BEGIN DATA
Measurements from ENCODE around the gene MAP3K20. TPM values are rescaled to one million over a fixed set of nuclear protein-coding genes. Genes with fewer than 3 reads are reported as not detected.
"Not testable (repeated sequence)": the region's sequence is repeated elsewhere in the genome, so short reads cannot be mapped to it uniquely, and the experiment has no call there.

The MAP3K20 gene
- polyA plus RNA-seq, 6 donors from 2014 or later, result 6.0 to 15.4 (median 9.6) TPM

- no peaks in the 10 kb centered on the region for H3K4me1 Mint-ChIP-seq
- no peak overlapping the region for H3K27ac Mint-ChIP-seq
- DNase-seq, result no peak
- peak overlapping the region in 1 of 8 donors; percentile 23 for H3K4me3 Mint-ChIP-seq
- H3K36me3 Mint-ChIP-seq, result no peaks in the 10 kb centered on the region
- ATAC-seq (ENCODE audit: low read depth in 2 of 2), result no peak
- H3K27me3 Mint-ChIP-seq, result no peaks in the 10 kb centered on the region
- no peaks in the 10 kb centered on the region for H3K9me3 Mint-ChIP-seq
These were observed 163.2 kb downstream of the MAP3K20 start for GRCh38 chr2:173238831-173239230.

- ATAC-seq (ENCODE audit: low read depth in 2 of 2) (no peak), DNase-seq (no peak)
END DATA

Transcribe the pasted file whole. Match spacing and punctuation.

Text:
Measurements from ENCODE around the gene MAP3K20. TPM values are rescaled to one million over a fixed set of nuclear protein-coding genes. Genes with fewer than 3 reads are reported as not detected.
"Not testable (repeated sequence)": the region's sequence is repeated elsewhere in the genome, so short reads cannot be mapped to it uniquely, and the experiment has no call there.

The MAP3K20 gene
- polyA plus RNA-seq, 6 donors from 2014 or later, result 6.0 to 15.4 (median 9.6) TPM

- no peaks in the 10 kb centered on the region for H3K4me1 Mint-ChIP-seq
- no peak overlapping the region for H3K27ac Mint-ChIP-seq
- DNase-seq, result no peak
- peak overlapping the region in 1 of 8 donors; percentile 23 for H3K4me3 Mint-ChIP-seq
- H3K36me3 Mint-ChIP-seq, result no peaks in the 10 kb centered on the region
- ATAC-seq (ENCODE audit: low read depth in 2 of 2), result no peak
- H3K27me3 Mint-ChIP-seq, result no peaks in the 10 kb centered on the region
- no peaks in the 10 kb centered on the region for H3K9me3 Mint-ChIP-seq
These were observed 163.2 kb downstream of the MAP3K20 start for GRCh38 chr2:173238831-173239230.

- ATAC-seq (ENCODE audit: low read depth in 2 of 2) (no peak), DNase-seq (no peak)